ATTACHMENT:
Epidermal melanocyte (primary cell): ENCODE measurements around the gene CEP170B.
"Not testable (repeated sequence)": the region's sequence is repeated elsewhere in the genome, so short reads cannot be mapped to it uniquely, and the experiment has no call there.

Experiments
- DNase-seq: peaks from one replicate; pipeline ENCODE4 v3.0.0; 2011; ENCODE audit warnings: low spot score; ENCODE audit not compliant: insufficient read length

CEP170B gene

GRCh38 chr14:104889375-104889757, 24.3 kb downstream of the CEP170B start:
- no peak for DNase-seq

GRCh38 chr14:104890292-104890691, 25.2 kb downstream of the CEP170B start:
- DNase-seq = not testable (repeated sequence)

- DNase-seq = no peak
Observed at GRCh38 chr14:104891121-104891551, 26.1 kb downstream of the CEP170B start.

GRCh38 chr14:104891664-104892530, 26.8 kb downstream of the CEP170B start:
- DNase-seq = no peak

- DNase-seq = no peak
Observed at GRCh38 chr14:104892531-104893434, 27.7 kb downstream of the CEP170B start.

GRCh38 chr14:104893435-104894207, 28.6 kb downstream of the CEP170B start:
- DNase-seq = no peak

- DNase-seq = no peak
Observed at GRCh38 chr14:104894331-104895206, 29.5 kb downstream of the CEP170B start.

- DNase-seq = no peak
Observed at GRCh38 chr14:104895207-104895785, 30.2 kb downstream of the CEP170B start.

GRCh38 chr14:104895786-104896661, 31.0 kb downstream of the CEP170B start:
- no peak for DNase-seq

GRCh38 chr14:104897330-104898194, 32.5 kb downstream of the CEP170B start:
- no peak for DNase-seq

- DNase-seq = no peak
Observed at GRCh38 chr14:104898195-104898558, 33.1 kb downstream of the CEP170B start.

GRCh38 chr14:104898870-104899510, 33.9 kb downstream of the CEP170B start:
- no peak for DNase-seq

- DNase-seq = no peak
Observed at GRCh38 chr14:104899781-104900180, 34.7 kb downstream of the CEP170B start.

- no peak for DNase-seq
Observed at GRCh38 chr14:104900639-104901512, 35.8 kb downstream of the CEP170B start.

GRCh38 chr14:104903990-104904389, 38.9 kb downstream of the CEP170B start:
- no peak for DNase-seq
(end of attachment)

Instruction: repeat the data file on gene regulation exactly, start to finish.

Epidermal melanocyte (primary cell): ENCODE measurements around the gene CEP170B.
"Not testable (repeated sequence)": the region's sequence is repeated elsewhere in the genome, so short reads cannot be mapped to it uniquely, and the experiment has no call there.

Experiments
- DNase-seq: peaks from one replicate; pipeline ENCODE4 v3.0.0; 2011; ENCODE audit warnings: low spot score; ENCODE audit not compliant: insufficient read length

CEP170B gene

GRCh38 chr14:104889375-104889757, 24.3 kb downstream of the CEP170B start:
- no peak for DNase-seq

GRCh38 chr14:104890292-104890691, 25.2 kb downstream of the CEP170B start:
- DNase-seq = not testable (repeated sequence)

- DNase-seq = no peak
Observed at GRCh38 chr14:104891121-104891551, 26.1 kb downstream of the CEP170B start.

GRCh38 chr14:104891664-104892530, 26.8 kb downstream of the CEP170B start:
- DNase-seq = no peak

- DNase-seq = no peak
Observed at GRCh38 chr14:104892531-104893434, 27.7 kb downstream of the CEP170B start.

GRCh38 chr14:104893435-104894207, 28.6 kb downstream of the CEP170B start:
- DNase-seq = no peak

- DNase-seq = no peak
Observed at GRCh38 chr14:104894331-104895206, 29.5 kb downstream of the CEP170B start.

- DNase-seq = no peak
Observed at GRCh38 chr14:104895207-104895785, 30.2 kb downstream of the CEP170B start.

GRCh38 chr14:104895786-104896661, 31.0 kb downstream of the CEP170B start:
- no peak for DNase-seq

GRCh38 chr14:104897330-104898194, 32.5 kb downstream of the CEP170B start:
- no peak for DNase-seq

- DNase-seq = no peak
Observed at GRCh38 chr14:104898195-104898558, 33.1 kb downstream of the CEP170B start.

GRCh38 chr14:104898870-104899510, 33.9 kb downstream of the CEP170B start:
- no peak for DNase-seq

- DNase-seq = no peak
Observed at GRCh38 chr14:104899781-104900180, 34.7 kb downstream of the CEP170B start.

- no peak for DNase-seq
Observed at GRCh38 chr14:104900639-104901512, 35.8 kb downstream of the CEP170B start.

GRCh38 chr14:104903990-104904389, 38.9 kb downstream of the CEP170B start:
- no peak for DNase-seq